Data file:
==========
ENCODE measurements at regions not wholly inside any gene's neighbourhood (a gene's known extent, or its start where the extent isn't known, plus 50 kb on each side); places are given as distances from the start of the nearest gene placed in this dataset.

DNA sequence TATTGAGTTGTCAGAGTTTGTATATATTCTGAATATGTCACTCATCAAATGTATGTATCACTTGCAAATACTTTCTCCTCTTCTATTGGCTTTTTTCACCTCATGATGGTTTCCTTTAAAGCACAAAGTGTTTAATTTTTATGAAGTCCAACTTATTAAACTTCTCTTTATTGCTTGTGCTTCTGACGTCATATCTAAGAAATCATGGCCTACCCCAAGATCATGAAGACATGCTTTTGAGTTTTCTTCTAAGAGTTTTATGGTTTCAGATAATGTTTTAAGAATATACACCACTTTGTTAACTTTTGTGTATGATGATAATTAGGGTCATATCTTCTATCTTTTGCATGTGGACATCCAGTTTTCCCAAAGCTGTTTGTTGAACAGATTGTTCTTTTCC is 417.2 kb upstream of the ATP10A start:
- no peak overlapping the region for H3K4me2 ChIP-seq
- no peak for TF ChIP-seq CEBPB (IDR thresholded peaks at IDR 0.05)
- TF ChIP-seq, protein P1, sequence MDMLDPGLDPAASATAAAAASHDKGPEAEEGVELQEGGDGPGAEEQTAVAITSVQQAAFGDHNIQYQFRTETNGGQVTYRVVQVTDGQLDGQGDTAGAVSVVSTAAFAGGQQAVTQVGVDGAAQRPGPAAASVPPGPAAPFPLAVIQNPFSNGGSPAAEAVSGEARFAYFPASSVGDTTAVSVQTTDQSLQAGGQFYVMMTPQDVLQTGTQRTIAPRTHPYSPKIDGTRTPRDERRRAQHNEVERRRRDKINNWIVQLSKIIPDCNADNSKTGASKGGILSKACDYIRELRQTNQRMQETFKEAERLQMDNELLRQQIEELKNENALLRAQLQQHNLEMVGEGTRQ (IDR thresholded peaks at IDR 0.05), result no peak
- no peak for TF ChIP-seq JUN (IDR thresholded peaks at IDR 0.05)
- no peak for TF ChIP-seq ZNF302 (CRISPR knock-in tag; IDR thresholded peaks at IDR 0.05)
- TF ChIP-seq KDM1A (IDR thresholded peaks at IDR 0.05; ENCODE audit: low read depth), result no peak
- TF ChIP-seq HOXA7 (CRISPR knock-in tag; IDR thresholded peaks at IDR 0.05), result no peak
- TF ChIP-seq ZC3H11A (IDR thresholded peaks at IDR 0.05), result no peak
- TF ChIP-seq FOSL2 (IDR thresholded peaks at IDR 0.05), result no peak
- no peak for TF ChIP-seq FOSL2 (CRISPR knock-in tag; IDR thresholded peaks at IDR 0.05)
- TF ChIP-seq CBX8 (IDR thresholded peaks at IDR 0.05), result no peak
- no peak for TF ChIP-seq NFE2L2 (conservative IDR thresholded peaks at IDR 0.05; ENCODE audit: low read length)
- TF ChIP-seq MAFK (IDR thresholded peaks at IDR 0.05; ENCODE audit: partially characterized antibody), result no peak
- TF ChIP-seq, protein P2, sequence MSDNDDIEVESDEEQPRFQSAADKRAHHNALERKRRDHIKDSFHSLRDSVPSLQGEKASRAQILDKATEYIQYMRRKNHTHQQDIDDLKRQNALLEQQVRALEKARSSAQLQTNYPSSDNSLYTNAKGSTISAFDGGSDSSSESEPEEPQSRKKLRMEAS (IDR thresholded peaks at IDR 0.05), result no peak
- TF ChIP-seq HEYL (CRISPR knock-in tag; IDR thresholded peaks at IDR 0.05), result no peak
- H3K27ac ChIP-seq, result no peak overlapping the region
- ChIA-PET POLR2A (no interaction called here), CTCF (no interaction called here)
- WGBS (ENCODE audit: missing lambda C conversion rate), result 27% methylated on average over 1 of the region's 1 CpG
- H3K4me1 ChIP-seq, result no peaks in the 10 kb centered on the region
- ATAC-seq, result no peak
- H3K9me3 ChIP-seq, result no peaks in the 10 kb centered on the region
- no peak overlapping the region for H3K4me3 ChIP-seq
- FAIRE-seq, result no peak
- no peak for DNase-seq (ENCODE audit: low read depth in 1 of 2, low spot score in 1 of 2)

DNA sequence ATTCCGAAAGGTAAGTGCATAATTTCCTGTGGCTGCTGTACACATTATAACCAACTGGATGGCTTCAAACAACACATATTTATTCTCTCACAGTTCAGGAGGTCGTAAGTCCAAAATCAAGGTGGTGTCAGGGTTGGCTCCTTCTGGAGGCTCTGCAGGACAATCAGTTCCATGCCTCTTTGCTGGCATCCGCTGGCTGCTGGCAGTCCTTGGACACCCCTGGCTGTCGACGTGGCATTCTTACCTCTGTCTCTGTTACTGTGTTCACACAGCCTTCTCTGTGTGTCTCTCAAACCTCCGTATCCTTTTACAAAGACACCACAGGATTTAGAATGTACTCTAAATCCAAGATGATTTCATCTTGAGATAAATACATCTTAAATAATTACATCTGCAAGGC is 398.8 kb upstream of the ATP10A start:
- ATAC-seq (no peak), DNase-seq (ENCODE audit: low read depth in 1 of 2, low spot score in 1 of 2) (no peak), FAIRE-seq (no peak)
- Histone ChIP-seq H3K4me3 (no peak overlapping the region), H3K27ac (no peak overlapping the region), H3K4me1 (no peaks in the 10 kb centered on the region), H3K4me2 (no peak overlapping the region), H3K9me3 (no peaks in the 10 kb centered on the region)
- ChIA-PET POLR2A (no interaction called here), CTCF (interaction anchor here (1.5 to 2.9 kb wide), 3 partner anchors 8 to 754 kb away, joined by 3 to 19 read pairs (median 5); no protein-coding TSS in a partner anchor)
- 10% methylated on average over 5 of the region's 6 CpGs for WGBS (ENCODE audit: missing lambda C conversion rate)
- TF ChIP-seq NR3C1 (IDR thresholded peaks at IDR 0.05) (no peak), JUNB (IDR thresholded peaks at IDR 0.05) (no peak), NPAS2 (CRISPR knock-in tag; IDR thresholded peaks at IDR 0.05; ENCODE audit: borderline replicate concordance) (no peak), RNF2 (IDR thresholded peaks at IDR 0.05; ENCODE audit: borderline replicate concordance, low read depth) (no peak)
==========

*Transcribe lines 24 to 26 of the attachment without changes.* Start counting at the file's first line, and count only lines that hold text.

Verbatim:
- no peak overlapping the region for H3K4me3 ChIP-seq
- FAIRE-seq, result no peak
- no peak for DNase-seq (ENCODE audit: low read depth in 1 of 2, low spot score in 1 of 2)